Last year JRN covered the Izumo Ekiden for Meter, a boutique running magazine published by clothing manufacturer Tracksmith who produced the uniforms for Izumo's Ivy League Select Team. The article printed in Meter included a number of typos, grammatical errors and other problems not in JRN's original text which its editor declined to correct in the version it published online earlier today. Below is the original unedited and error-free version of the article with previously unpublished photos.
text and photos by Brett Larner
race photos by Kazuyuki Sugimatsu
Fall, cooler breezes and changing leaves, the country’s runners turning not to the trails and golf courses but to the roads. Ekidens, Japan’s long distance road relays, a century of history backing massive modern popularity. For the best university men it’s a three-month season. October’s Izumo Ekiden, short, fast and sweet. November’s National University Ekiden Championships, longer and more strategic. The peak of the season, the year, the runners’ lives up to that point, the biggest sporting event in Japan, January’s two-day Hakone Ekiden from downtown Tokyo into the foothills near Mt. Fuji and back.
Hakone, the oldest and most prestigious of the ekidens, held every year for nearly a century except at the height of World War II. Ten stages around a half marathon in length each, the centerpiece around which everything turns. Nationals, first held in the late 60’s, a mid-season step toward Hakone’s massive scale, eight men averaging 13 km each, the anchor the only one to tackle the kind of distance they all will face in Hakone. Of the Big Three the season-opening Izumo is the newest, launched in 1989 to provide a transition from track to road, each team’s six runners averaging just 7.5 km apiece.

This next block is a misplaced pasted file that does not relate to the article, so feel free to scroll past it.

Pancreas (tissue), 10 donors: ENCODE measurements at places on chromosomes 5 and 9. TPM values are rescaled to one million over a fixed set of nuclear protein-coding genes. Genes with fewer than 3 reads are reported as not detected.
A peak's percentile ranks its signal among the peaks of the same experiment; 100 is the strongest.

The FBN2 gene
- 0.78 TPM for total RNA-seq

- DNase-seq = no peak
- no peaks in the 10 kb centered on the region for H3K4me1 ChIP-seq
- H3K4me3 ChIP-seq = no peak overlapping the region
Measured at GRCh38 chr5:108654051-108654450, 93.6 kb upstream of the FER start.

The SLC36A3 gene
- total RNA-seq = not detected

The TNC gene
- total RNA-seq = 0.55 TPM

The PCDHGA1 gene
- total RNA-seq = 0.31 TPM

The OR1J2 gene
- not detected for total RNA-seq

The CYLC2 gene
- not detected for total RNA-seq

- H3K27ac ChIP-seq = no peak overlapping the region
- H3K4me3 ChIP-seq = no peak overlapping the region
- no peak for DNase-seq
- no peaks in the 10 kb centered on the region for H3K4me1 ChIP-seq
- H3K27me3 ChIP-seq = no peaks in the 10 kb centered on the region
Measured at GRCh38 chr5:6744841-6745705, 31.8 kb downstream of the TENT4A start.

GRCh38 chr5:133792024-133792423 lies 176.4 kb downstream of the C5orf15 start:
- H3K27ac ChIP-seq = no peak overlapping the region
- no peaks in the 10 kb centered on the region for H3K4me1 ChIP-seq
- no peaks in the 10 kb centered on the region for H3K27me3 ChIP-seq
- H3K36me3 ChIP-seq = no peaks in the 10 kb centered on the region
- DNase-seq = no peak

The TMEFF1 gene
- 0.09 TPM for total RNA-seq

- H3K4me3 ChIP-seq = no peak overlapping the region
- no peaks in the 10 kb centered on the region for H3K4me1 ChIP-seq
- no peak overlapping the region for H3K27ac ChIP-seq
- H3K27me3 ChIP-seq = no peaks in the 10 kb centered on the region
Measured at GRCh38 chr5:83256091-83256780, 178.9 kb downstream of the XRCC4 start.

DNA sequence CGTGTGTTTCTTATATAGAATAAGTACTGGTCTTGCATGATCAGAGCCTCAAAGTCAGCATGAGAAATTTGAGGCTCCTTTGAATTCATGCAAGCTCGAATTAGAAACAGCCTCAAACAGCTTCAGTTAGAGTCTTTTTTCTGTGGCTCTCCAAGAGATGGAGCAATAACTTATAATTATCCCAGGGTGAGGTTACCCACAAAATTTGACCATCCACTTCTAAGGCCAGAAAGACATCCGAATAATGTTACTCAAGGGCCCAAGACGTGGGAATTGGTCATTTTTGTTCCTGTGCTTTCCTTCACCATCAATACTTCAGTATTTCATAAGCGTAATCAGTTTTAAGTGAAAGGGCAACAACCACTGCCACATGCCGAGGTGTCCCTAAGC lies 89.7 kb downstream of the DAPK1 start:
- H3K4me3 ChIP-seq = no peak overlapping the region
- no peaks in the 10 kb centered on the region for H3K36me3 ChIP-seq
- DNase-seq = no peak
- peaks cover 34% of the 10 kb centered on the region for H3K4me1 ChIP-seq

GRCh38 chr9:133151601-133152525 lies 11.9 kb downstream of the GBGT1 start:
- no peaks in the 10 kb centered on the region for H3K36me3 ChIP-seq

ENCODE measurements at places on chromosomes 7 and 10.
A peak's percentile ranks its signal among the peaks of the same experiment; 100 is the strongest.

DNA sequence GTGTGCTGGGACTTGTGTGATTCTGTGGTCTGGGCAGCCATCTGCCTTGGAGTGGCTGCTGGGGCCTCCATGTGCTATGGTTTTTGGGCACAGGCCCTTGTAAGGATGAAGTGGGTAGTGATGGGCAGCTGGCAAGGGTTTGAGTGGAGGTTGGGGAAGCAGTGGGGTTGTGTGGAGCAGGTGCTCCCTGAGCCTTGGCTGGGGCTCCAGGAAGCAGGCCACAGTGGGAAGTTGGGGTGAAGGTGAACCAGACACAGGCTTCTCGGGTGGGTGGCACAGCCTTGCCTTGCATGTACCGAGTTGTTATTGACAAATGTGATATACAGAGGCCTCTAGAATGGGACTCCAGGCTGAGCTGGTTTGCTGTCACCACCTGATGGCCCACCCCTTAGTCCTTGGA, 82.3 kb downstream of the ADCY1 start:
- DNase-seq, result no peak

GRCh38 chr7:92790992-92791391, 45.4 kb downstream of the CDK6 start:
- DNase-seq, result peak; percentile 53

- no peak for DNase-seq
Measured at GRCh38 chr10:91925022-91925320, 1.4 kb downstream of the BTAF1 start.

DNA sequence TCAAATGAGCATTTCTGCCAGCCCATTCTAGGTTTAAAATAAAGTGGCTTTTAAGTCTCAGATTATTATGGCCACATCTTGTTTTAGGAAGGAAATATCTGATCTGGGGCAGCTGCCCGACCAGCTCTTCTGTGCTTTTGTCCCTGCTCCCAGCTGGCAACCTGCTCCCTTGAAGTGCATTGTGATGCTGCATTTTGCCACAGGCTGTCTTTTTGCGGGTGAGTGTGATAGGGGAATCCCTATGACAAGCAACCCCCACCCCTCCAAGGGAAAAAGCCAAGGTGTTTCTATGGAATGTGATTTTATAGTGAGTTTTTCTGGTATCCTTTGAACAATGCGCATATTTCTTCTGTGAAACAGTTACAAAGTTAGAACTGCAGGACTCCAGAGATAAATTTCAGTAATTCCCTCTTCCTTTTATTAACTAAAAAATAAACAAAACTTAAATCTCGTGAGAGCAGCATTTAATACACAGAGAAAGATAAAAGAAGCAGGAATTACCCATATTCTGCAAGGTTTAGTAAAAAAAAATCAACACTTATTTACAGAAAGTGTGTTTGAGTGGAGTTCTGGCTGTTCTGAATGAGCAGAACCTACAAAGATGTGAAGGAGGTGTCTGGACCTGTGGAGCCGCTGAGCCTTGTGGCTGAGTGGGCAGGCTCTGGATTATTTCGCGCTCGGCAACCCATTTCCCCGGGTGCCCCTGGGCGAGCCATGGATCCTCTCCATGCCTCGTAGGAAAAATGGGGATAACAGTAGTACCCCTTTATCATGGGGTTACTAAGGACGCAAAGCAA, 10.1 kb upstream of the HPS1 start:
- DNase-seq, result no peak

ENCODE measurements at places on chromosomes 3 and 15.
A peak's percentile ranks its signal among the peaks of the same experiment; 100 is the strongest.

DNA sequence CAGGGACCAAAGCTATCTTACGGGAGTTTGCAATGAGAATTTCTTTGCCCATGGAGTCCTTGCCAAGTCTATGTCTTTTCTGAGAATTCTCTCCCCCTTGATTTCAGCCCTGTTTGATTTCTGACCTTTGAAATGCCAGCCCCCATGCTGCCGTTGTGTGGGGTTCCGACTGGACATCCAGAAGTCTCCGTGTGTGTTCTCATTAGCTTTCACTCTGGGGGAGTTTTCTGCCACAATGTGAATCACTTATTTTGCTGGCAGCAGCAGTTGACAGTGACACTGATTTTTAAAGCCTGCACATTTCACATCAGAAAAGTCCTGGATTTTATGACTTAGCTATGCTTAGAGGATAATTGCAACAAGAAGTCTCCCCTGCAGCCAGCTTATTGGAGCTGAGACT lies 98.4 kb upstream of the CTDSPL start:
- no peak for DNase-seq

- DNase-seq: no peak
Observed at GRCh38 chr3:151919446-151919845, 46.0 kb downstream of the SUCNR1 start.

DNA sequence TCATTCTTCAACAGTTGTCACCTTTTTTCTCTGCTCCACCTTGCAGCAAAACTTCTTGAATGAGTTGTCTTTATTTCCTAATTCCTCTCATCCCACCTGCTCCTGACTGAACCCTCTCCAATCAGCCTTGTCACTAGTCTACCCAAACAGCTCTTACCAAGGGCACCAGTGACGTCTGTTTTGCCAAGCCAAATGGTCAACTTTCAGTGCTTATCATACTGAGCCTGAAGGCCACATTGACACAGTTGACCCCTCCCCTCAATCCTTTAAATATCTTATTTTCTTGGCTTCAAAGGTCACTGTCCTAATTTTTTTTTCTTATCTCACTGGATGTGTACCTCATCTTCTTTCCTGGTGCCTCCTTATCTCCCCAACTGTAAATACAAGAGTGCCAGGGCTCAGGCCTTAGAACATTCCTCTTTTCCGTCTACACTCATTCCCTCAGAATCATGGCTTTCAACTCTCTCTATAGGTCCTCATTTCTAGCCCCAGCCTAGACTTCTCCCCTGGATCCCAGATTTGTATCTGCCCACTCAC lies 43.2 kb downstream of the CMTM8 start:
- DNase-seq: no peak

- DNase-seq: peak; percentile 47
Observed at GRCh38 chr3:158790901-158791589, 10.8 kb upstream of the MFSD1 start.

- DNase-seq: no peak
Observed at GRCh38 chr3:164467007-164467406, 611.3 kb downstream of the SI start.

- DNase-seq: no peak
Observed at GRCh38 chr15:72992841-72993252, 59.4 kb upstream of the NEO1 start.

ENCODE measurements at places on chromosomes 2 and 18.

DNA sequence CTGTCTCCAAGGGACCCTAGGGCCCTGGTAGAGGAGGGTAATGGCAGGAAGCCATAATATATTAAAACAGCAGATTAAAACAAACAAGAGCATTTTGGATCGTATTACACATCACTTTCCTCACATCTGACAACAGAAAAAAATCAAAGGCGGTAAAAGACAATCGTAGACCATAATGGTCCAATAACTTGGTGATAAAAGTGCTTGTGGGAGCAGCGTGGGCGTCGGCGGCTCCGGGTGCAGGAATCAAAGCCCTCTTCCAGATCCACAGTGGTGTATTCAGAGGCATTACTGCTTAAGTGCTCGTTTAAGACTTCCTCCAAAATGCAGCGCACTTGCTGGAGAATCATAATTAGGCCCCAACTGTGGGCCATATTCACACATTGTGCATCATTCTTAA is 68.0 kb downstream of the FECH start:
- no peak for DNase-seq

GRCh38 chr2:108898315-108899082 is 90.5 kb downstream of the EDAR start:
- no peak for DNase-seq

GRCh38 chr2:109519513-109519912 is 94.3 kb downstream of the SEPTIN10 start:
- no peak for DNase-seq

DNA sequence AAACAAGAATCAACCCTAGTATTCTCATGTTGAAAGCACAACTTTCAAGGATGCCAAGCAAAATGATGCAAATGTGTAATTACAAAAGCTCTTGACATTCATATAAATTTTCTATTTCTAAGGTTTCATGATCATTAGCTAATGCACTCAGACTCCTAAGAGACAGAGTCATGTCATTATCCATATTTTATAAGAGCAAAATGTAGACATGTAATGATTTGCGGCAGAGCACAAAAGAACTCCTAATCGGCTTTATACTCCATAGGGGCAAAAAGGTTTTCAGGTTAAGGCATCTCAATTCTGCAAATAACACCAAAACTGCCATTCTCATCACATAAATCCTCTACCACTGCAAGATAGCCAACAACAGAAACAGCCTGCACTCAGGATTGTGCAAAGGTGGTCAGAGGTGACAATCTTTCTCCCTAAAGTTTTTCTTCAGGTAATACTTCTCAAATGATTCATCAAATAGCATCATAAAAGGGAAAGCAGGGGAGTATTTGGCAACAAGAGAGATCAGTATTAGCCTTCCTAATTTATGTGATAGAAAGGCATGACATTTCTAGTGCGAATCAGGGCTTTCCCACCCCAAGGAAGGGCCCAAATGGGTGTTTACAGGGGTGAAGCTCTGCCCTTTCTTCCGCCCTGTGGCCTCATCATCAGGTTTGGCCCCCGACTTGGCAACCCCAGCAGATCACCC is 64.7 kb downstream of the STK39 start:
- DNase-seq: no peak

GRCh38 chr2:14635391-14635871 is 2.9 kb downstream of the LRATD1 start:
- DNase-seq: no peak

All three, along with the college women’s equivalents and the championship high school and pro ekidens, are broadcast live to devoted fans nationwide. It’s easy to reduce their mass appeal to generalizations about how they speak to cultural values, how every runner counts, the entire team rising or falling on each member contributing their best, continuity from those that came before and on to those still to come. Not a baton, a straight line from one point to another, but a sash, the tasuki, a circle, continuity, woven from cloth that absorbs and blends the sweat of each runner to form a physical bond between them that mirrors their spiritual bond of shared work and sacrifice for the benefit of the group, a source of strength in times of individual hardship.